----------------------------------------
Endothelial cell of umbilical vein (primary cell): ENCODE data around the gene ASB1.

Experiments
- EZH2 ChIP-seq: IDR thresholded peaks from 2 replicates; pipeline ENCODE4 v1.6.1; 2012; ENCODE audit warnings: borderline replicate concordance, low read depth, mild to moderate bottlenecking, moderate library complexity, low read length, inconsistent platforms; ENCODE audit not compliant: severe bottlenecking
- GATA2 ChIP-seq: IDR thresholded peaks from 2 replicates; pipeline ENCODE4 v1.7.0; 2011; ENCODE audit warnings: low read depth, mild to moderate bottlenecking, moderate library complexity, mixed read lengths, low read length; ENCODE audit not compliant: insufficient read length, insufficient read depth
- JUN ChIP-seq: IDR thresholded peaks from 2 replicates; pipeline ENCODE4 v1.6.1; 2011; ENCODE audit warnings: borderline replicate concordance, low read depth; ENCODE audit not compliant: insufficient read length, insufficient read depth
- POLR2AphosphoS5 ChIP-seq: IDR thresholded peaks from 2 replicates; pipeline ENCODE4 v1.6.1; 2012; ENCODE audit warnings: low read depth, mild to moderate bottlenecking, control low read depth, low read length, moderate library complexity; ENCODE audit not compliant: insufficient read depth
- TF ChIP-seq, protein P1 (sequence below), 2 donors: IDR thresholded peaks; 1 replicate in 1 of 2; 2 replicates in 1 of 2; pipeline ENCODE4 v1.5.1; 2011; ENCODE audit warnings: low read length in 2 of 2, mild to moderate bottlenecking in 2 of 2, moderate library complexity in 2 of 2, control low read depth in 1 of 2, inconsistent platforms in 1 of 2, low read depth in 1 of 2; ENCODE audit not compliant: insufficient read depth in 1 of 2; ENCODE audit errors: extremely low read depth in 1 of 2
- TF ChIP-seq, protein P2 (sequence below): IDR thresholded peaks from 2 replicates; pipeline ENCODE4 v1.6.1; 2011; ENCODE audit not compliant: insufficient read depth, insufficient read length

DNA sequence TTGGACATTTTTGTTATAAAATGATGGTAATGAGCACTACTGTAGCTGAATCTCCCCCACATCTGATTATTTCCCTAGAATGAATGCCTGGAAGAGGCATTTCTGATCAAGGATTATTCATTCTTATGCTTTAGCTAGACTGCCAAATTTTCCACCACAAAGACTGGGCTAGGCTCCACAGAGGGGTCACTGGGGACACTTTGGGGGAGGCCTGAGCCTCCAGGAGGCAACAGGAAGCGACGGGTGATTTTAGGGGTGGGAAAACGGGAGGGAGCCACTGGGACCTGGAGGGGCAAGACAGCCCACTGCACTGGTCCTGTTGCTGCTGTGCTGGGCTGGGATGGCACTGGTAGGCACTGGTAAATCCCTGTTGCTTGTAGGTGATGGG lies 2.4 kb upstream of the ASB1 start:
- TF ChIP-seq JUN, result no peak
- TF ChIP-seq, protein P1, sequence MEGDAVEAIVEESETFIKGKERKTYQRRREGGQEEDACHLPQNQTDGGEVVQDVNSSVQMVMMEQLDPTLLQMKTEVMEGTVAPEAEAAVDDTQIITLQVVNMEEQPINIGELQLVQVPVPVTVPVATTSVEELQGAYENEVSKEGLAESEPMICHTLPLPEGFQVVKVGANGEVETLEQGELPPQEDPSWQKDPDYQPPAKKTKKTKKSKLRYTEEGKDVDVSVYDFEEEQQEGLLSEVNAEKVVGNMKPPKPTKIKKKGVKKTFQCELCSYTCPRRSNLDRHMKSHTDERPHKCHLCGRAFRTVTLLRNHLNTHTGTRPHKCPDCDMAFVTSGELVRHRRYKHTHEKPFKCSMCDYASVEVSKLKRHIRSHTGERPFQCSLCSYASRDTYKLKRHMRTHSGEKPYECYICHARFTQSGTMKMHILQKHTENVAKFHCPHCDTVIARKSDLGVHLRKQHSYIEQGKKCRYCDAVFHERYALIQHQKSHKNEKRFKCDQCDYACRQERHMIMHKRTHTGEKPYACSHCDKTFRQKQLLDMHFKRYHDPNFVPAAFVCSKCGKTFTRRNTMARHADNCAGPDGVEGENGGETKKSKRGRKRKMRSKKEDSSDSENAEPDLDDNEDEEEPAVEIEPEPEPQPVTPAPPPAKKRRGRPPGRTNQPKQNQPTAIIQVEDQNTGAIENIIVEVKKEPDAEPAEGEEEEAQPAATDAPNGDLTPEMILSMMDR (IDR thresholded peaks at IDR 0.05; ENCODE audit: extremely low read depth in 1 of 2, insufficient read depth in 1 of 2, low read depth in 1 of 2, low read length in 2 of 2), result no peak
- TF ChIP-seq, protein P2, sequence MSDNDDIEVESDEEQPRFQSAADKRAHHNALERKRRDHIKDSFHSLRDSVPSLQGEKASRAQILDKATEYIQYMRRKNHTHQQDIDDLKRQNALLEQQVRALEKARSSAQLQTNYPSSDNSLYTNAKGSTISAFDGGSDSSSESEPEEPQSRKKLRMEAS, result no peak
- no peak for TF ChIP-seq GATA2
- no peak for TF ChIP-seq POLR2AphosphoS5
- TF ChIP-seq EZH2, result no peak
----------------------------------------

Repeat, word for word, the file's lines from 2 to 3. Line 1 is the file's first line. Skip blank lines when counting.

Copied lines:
Experiments
- EZH2 ChIP-seq: IDR thresholded peaks from 2 replicates; pipeline ENCODE4 v1.6.1; 2012; ENCODE audit warnings: borderline replicate concordance, low read depth, mild to moderate bottlenecking, moderate library complexity, low read length, inconsistent platforms; ENCODE audit not compliant: severe bottlenecking